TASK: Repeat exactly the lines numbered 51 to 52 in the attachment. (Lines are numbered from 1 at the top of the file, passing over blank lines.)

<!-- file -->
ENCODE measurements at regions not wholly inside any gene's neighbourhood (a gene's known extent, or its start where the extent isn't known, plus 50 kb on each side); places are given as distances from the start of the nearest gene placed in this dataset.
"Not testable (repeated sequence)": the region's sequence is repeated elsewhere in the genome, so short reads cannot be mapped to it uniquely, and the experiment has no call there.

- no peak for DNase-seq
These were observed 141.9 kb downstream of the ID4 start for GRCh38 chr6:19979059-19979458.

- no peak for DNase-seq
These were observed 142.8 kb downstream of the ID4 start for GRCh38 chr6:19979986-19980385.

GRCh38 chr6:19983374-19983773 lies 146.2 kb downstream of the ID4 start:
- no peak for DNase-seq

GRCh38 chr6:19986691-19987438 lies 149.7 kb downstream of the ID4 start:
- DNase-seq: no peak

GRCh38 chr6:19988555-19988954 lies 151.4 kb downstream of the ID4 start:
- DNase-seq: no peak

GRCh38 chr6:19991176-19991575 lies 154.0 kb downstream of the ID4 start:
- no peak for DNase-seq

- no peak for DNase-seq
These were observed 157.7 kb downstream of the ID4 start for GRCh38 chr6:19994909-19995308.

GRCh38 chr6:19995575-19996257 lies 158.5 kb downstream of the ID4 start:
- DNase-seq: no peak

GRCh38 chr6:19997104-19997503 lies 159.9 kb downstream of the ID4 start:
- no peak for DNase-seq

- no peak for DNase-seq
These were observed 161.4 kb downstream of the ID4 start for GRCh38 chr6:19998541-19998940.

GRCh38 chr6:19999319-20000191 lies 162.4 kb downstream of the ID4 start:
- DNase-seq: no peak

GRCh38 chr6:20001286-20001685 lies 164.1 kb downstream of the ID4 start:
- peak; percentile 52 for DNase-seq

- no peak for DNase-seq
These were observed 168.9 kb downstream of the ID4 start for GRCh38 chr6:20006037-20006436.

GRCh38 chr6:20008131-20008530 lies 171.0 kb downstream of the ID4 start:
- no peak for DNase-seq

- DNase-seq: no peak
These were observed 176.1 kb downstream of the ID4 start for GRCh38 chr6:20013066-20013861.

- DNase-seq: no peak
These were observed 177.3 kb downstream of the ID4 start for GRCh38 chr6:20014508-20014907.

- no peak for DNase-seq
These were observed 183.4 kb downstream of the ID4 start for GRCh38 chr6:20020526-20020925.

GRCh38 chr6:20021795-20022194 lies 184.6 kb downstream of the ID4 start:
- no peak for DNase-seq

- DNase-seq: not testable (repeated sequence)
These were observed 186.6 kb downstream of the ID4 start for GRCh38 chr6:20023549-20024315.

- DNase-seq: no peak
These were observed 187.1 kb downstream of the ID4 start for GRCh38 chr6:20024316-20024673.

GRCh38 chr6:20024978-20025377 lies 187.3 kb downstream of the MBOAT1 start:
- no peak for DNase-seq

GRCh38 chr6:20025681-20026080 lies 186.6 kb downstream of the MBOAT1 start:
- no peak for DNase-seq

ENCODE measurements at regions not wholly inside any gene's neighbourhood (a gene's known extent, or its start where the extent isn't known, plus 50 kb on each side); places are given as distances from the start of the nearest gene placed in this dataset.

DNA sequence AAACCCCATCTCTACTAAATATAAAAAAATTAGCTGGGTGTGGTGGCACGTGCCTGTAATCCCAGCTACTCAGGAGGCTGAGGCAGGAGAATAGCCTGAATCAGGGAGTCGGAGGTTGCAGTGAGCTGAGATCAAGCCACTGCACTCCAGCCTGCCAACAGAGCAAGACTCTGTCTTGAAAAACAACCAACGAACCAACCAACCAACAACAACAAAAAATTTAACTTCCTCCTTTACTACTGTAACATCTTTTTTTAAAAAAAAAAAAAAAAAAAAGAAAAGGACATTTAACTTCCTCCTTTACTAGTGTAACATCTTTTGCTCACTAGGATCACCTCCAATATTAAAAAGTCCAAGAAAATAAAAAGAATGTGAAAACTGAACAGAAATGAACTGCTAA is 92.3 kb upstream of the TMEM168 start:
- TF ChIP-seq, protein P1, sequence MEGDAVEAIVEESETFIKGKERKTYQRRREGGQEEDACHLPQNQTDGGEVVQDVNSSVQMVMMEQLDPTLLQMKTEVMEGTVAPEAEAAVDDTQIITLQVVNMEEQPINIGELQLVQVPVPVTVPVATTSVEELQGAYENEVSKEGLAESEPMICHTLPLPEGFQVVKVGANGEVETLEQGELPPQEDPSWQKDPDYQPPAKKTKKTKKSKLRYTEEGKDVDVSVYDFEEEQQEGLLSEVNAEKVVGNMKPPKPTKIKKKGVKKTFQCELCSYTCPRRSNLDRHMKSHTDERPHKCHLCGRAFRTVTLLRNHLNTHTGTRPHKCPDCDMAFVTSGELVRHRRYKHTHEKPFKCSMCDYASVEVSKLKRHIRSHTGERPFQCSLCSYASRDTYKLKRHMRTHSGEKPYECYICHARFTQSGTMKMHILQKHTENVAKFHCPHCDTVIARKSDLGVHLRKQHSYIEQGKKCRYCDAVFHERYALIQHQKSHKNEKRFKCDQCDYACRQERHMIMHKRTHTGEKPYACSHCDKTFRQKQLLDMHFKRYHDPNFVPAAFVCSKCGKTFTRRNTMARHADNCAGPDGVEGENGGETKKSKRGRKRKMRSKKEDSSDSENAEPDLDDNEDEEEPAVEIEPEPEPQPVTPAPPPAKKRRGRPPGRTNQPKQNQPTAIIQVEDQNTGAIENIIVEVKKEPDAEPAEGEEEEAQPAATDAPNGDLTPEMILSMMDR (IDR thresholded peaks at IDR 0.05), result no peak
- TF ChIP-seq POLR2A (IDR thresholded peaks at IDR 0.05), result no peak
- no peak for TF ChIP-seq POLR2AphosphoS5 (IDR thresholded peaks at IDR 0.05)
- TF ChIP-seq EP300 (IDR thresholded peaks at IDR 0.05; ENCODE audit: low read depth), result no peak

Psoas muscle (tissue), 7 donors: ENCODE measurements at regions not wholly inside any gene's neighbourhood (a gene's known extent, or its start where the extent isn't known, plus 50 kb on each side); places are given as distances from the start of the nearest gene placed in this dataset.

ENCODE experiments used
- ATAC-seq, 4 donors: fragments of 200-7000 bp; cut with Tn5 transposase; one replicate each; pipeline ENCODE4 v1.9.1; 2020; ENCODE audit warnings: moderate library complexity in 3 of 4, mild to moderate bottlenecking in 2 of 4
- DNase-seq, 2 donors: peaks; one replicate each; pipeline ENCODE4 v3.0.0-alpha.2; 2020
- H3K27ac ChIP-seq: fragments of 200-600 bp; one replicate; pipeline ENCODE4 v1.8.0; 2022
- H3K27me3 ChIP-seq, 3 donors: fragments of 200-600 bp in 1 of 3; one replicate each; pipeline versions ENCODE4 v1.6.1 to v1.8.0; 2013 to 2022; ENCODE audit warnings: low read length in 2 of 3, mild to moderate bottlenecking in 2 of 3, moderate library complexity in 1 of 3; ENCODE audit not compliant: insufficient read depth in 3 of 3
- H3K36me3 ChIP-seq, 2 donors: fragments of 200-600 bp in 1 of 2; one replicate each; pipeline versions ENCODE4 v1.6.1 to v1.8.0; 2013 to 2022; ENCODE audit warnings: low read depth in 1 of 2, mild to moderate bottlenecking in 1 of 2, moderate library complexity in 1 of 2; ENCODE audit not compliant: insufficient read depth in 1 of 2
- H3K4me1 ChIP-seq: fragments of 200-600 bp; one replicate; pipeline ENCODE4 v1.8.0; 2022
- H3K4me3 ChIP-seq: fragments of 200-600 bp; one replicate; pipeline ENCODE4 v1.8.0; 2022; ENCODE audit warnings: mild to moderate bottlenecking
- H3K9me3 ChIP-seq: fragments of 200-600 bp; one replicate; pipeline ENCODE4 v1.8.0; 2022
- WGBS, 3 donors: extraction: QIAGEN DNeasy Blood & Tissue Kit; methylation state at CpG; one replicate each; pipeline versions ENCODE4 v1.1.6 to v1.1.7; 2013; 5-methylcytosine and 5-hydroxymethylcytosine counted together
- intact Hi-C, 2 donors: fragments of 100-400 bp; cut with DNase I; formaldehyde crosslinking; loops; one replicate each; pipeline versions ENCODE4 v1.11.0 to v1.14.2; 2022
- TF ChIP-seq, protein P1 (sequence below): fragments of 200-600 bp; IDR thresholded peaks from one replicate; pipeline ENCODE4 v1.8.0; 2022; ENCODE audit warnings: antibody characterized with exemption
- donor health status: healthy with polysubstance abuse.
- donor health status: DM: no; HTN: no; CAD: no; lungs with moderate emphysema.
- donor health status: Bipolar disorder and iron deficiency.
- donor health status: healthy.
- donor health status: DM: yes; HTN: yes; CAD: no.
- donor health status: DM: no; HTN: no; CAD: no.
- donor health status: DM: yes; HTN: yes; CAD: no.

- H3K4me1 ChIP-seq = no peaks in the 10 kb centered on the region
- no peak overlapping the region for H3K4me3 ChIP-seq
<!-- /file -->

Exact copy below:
- no peak for TF ChIP-seq POLR2AphosphoS5 (IDR thresholded peaks at IDR 0.05)
- TF ChIP-seq EP300 (IDR thresholded peaks at IDR 0.05; ENCODE audit: low read depth), result no peak